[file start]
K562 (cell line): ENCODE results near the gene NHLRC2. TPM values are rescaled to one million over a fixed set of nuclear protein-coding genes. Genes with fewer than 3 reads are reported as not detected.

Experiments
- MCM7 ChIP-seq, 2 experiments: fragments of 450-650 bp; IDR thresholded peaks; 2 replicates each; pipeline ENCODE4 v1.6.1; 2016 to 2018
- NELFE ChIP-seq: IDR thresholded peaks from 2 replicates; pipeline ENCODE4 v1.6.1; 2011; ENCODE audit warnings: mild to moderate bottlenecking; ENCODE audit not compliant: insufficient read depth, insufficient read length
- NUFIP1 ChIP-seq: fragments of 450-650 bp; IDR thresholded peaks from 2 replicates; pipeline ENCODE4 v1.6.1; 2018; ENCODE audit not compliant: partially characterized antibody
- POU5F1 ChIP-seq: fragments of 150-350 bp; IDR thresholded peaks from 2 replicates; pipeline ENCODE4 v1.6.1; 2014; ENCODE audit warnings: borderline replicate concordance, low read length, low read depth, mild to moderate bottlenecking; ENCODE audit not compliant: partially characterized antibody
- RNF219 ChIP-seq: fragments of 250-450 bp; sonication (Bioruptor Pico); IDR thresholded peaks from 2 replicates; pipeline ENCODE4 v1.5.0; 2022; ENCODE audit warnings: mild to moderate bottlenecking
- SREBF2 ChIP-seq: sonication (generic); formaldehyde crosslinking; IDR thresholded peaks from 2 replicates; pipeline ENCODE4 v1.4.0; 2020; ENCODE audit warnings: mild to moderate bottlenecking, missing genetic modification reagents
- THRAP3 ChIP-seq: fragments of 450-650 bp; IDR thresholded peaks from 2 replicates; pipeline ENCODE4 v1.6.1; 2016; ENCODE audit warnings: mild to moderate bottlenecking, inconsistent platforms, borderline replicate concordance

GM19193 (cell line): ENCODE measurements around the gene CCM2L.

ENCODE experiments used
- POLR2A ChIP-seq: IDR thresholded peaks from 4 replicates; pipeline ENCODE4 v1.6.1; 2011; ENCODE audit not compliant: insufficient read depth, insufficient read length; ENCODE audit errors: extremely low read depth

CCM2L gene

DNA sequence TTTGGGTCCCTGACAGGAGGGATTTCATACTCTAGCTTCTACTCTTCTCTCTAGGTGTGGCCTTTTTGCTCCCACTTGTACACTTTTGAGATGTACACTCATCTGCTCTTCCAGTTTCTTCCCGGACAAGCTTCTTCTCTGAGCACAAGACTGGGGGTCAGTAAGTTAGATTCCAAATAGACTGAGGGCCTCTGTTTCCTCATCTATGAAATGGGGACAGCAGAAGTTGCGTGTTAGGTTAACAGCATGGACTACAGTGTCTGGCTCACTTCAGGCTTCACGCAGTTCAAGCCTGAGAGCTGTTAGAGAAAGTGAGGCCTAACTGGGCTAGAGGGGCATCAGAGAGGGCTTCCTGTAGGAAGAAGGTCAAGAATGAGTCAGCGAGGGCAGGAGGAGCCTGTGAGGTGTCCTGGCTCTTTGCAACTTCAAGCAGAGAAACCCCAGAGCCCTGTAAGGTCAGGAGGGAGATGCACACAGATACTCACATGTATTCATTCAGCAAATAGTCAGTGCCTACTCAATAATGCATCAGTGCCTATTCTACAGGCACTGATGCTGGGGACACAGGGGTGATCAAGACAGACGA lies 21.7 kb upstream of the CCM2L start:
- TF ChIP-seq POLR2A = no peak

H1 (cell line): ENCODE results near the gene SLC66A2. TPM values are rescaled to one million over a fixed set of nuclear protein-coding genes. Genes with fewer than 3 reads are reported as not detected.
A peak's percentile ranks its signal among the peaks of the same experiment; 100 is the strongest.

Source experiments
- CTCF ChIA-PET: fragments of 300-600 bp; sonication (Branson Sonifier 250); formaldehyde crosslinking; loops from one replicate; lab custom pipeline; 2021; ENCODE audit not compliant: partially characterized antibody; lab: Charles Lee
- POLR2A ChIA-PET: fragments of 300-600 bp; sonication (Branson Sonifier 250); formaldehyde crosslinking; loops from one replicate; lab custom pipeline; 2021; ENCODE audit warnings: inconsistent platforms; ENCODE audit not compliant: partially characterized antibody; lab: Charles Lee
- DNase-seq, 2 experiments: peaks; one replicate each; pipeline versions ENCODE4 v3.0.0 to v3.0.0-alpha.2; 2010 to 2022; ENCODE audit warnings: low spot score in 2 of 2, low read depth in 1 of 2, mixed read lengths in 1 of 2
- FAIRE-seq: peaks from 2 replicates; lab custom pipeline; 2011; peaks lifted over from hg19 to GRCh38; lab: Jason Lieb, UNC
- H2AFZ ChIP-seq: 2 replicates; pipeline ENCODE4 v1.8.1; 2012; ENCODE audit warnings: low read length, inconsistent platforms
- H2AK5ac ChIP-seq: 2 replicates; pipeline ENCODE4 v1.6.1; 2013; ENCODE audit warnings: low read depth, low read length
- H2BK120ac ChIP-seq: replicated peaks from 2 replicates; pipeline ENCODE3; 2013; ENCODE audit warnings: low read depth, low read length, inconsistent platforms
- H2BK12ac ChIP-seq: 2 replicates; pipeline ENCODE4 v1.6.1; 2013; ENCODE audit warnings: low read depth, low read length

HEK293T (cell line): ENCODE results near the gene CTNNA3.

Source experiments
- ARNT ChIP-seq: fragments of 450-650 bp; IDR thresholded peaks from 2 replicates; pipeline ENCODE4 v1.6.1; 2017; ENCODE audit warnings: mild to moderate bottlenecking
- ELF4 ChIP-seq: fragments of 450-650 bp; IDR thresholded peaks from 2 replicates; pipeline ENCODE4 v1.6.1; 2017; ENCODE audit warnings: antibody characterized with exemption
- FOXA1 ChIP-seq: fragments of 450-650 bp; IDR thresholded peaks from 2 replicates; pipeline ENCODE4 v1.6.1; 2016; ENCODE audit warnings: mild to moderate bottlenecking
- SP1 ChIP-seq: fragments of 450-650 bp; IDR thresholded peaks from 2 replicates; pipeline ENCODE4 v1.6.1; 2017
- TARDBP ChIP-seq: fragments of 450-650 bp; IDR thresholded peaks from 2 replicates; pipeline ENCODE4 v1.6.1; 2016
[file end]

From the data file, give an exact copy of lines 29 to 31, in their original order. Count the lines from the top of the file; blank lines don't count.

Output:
- ARNT ChIP-seq: fragments of 450-650 bp; IDR thresholded peaks from 2 replicates; pipeline ENCODE4 v1.6.1; 2017; ENCODE audit warnings: mild to moderate bottlenecking
- ELF4 ChIP-seq: fragments of 450-650 bp; IDR thresholded peaks from 2 replicates; pipeline ENCODE4 v1.6.1; 2017; ENCODE audit warnings: antibody characterized with exemption
- FOXA1 ChIP-seq: fragments of 450-650 bp; IDR thresholded peaks from 2 replicates; pipeline ENCODE4 v1.6.1; 2016; ENCODE audit warnings: mild to moderate bottlenecking